On 21 April 2014, I was part of a group that trekked the mountains of Malungon, Sarangani Province in search of material for a children’s book. The group, which was composed of three staff from Save the Children and myself, was led by five Blaan women of the Lamlifew Tribal Women’s Association, a SEC-registered community-initiated group based in Datal Tampal, Malungon.
Our goal was to document smakul, the Blaan’s indigenous ritual of processing a certain species of palm tree to produce food in times of famine, and create a reading material about it for their children.
The Blaan is an ethnic group of the Bilic language family that inhabits areas in southern Mindanao, mostly in the provinces of South Cotabato, Sarangani, and Davao Occidental. Lamlifew in Datal Tampal, Malungon is one of the Blaan communities that actively promotes and preserves their traditional culture.
We started our journey before mid-morning at the Lamlifew School of Living Traditions, the jump-off point. I brought with me a notebook for my notes, a camera, my medicines, and a litre of water (which was not enough). My baggage was nothing compared to the ones carried by the Blaan women elders – a kettle, a large cooking pot, a quarter-sack of rice, fish inside a Styrofoam box, a traditional basket, and bolos, among many others.
It was a three-hour walk to our destination, which was a spot in one of the mountains in the area where the needed species of palm tree could be found. I enjoyed the first hour since there were farms, the river, and the sparse houses to marvel at. Soon, the scenery just became a series of mountainsides or a thick forest. So, to break the boredom, two elders chanted a song that I recorded but did not understand.
We reached our destination around noon. The men were already there since early morning to prepare for the ritual. The only male elder in the group chewed his betel nut and chanted to commence the ritual. Four men then chopped down the palm tree, slit a rectangular opening in its trunk, and pounded its pulp with a handmade wooden mortar. Meanwhile, the male elder created a sifting apparatus out of sticks and a certain tree’s bark. The pulp would be sifted to separate the gluey transparent sap, which would be cooked like sago.
After a series of pounding and sifting, however, we did not yield enough of the needed sap. The ritual, therefore, failed. While we were cooking our lunch, they theorised the reasons of failure – one said that she heard the omen bird at one point of the trek; there should be no woman involved in the ritual; it was not a famine season so the spirits did not approve of it; and there were outsiders.
So, after devouring our lunch, we headed back to the village proper for another three-hour walk.
A Book about Smakul
This journey was part of our process of finding materials for a book for Blaan children. Our first attempt was to adapt their traditional stories but this posed challenges, including the inappropriateness of the length and language of the stories and the presentation of violence. Selecting, restating, and removing some parts did not sit well with the Blaan as they saw these as a form of disrespect of their literature and culture.
After a series of brainstorming sessions with the Blaan book development group, we decided to feature a cultural practice. Their first suggestion was the smakul because children and many adults in the village did not know the ritual. The last time smakul had been performed by the village was during the drought season in the mid-1990s.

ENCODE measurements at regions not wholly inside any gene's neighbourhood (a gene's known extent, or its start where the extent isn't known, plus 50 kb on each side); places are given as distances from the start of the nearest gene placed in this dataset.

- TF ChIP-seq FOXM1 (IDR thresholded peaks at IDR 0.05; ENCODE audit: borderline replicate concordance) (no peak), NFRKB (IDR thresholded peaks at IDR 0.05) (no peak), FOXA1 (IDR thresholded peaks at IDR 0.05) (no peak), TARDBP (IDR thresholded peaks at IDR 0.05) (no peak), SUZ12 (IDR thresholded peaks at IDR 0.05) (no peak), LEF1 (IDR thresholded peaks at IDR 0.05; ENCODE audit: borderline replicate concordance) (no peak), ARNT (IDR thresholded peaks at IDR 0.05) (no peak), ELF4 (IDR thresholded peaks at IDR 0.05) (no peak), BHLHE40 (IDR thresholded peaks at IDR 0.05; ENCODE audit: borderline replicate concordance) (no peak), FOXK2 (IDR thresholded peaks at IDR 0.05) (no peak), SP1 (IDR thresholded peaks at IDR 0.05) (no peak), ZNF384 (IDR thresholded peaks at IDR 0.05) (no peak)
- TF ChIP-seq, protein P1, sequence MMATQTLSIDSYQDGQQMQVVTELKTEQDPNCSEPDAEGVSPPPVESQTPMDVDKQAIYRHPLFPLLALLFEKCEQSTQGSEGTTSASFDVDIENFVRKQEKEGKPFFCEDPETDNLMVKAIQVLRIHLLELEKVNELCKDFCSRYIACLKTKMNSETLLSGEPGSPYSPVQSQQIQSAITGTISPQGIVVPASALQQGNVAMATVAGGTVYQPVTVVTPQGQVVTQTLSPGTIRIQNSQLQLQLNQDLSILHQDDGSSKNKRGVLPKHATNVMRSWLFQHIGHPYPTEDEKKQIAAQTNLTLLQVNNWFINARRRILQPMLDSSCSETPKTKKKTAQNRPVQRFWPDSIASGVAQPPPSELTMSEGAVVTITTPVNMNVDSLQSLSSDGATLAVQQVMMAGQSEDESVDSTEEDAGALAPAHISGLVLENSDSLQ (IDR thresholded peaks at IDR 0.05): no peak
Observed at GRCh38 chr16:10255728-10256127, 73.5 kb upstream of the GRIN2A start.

Our vision was to have spreads showing the different stages of the smakul. Two characters, a boy and a girl, would silently follow the whole process. One or two lines would accompany most of the spreads. We would also include plants and animals that could be found in the community in the illustrations. Adults reading the story could use this to interact with the children. The time frame would be from sunrise to sunset to provide a subtle way of teaching the passing of time.
Because only the few elders in the community knew the exact process, we set a simulation of smakul to document it.
Really, the idea for the book was promising until after we had simulated the ritual.
Shelving the Idea
We had to shelve the idea of featuring smakul. That was the consensus of both sides. For Save the Children, they did not think that smakul was particularly engaging for young children, especially after we had known that children could not actively participate in the process. In fact, the elders told us that women and children, unless they are young adults, are not allowed to even be present in the ritual.
The Blaan community, on the other hand, would not approve the portrayal of a story based on a failed ritual. That would be a cultural taboo. Some of the elders mentioned that the community is not even allowed to talk about the ritual unless it is a season of famine. Simulating smakul during an inappropriate time was seen as breaking their traditional beliefs.
I agreed with their verdict without hesitation. Though smakul was a cultural practice that would certainly mirror the rich traditional culture and beliefs of the Blaan, it would not complement the other aspects of the book development process. We expected the book, for instance, to portray the child as an active character and as a reader who can relate with the content. Children, however, were not traditionally involved in smakul, except perhaps as passive observers.
Since we were working with an indigenous group, the approval of the community also carried a huge weight in the final decision.
Getting the right fit for all of the aspects of children’s book development is sometimes, if not most of the time, a trial and error game. So, we decided to shelve the smakul idea and try another one.
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